According the media Iraq is a mess. How then to explain the fact that Iraq’s economy is growing at 34% on average per annum? Sure the base was low, but it is tough to see why the media does not report the good news about economic growth, freedom of association and free speech, and the rapidly improving infrastructure – including full Iraqi control over oil. Here is a press release from the US forces in Iraq:
[Ambassador Daniel Speckhard, U.S. Director of the Iraq Reconstruction Management Office]:
“Iraq's per capita income had fallen from around $4,200 per person in 1980, which at the time was higher than Spain, to $500 per person in March 2003, he said. Today it stands at $1,200 - ‘a significant advancement in a very short time,’ Speckhard said.
“Speckhard pointed out that Iraq now has a free press, more than 2,000 Internet cafes, and more than 5 million cell phone users - up from virtually zero in 2003. All of these things help connect Iraq to the outside world ‘in ways that it never was before, providing freedom and opportunities for Iraqi citizens,’ he said. “In addition, more than 30,000 Iraqi businesses have been registered in the past year alone…”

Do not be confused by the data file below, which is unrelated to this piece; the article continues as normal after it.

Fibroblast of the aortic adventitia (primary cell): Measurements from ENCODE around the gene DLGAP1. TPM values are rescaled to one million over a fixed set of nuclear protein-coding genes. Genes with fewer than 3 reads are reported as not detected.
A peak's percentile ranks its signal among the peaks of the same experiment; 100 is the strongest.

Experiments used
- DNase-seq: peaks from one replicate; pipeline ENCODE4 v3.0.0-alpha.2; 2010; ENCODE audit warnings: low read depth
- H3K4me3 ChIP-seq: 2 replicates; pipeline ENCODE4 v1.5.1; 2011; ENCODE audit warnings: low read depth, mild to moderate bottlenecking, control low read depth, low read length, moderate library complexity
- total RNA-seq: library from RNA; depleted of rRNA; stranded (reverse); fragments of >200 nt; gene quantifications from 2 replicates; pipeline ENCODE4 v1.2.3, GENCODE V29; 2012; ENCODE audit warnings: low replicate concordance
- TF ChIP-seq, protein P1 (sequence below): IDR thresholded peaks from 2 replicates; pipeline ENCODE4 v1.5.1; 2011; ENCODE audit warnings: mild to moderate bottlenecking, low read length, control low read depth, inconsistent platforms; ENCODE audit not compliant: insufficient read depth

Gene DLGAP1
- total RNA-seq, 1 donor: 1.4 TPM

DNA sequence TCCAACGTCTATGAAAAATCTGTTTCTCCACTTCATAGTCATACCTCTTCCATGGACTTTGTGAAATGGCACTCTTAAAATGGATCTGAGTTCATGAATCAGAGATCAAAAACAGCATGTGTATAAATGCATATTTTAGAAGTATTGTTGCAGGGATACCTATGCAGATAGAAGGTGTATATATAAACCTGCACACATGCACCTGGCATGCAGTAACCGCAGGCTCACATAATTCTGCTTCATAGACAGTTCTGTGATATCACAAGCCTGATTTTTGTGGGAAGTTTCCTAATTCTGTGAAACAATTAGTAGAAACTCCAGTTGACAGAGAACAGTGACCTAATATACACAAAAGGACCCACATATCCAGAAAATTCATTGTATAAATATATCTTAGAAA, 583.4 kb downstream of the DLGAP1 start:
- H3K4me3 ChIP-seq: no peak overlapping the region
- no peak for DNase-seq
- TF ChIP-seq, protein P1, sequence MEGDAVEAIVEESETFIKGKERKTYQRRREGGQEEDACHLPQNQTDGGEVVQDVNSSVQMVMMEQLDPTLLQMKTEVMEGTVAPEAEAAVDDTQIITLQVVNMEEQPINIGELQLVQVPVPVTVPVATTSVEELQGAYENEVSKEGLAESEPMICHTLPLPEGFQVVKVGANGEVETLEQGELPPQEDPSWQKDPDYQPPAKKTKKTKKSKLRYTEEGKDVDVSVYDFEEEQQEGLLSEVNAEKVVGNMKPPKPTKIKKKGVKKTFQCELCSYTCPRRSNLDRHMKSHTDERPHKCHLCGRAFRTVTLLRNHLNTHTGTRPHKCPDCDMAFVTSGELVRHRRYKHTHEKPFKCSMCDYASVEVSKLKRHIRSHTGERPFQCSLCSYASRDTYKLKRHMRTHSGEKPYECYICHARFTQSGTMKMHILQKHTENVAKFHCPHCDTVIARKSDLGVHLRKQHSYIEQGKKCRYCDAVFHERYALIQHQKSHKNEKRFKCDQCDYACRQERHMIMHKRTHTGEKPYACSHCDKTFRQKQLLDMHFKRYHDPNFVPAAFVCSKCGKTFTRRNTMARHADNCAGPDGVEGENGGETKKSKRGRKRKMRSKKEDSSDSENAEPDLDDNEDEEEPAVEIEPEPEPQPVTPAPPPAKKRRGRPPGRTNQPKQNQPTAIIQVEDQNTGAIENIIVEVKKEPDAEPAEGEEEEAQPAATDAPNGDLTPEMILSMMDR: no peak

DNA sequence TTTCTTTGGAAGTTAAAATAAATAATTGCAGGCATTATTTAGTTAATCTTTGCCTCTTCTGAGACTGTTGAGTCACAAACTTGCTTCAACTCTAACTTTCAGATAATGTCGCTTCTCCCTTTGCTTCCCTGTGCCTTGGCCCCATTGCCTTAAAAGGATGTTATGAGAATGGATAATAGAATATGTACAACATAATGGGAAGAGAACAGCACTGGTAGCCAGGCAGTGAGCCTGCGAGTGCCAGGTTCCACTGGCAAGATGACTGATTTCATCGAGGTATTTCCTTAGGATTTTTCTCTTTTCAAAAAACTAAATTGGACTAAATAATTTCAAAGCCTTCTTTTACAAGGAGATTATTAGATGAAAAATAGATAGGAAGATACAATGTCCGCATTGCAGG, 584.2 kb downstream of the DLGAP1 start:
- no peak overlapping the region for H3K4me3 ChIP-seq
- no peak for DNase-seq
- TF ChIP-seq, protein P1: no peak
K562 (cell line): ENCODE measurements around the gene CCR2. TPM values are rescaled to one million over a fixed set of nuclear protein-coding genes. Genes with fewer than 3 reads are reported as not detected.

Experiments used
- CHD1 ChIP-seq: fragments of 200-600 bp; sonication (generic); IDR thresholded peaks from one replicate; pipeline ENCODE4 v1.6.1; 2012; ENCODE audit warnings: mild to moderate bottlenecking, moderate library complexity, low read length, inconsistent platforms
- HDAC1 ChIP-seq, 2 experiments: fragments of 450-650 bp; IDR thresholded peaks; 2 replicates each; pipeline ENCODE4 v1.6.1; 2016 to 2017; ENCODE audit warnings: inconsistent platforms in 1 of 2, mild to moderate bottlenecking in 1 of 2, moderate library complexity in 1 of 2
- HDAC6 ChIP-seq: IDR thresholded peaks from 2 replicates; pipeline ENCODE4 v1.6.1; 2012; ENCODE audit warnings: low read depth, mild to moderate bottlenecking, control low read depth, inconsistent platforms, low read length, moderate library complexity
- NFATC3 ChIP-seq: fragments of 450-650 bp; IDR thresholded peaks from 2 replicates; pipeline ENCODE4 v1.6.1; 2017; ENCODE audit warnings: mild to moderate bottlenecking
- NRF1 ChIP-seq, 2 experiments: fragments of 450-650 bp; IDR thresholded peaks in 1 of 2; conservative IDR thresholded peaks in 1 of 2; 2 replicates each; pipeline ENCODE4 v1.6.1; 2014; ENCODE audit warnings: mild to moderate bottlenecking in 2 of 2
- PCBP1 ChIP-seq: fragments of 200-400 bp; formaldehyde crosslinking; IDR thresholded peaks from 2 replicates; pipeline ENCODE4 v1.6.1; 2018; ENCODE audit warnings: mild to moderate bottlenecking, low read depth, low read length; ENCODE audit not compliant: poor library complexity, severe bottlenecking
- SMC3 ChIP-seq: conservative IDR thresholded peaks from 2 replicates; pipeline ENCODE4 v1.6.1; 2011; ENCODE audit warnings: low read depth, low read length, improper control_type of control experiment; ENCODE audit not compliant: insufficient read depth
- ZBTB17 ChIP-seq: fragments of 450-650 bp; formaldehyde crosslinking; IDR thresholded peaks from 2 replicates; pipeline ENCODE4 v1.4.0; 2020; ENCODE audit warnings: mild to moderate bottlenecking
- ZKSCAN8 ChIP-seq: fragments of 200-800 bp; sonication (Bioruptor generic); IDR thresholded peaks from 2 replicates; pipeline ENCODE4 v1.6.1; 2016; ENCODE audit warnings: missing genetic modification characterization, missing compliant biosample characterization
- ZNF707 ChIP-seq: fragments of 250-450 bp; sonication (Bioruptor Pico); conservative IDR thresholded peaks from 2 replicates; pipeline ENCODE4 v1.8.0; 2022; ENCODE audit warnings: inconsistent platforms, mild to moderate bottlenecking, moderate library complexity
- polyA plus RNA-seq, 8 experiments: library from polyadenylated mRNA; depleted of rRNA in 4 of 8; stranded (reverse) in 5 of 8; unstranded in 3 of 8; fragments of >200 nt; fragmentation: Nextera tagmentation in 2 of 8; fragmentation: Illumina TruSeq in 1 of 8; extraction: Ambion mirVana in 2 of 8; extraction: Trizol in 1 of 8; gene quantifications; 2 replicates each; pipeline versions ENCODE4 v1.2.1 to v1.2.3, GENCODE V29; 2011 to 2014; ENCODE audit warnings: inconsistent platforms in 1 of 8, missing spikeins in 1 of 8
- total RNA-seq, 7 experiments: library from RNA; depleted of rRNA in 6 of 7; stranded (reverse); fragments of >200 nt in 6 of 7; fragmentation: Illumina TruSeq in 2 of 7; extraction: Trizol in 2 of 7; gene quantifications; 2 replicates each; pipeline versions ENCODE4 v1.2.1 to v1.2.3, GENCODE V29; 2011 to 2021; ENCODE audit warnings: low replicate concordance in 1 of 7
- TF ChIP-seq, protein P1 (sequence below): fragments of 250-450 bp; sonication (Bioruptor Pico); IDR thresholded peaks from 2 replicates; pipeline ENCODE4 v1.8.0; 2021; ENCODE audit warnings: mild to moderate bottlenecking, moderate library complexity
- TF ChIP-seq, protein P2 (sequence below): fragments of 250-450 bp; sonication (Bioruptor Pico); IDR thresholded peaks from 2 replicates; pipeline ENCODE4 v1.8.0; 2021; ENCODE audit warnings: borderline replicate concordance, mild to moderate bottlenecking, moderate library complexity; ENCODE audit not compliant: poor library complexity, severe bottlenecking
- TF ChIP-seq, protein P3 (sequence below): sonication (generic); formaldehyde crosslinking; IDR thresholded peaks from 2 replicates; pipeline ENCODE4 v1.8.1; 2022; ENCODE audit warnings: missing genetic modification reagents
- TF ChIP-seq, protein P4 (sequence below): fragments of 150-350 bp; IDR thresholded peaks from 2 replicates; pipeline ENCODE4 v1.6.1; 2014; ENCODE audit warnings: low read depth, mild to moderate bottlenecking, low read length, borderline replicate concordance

Now switch over and see how Reuter’s reports this with similar stories all over the mainstream media.
“Iraqis' economic woes add to desperation”
“Iraqis may now have mobile phones and internet cafes, but they have seen few real economic benefits since the fall of Saddam Hussein three years ago and are far poorer than they were before the first Gulf War.
Staying alive remains the first priority for Iraqis in a country which some say is teetering on the brink of civil war. But improving the economy would go a long way to boosting public morale and could even help curb the relentless violence.
The figures show that goal is a long way off.
While World Bank statistics demonstrate per capita income rose from $479 in 2003 when U.S.-led forces invaded Iraq to an estimated $1,188 in 2005, that compares with $3,240 in 1980.
And Iraqis themselves paint a picture of unremitting economic woe.”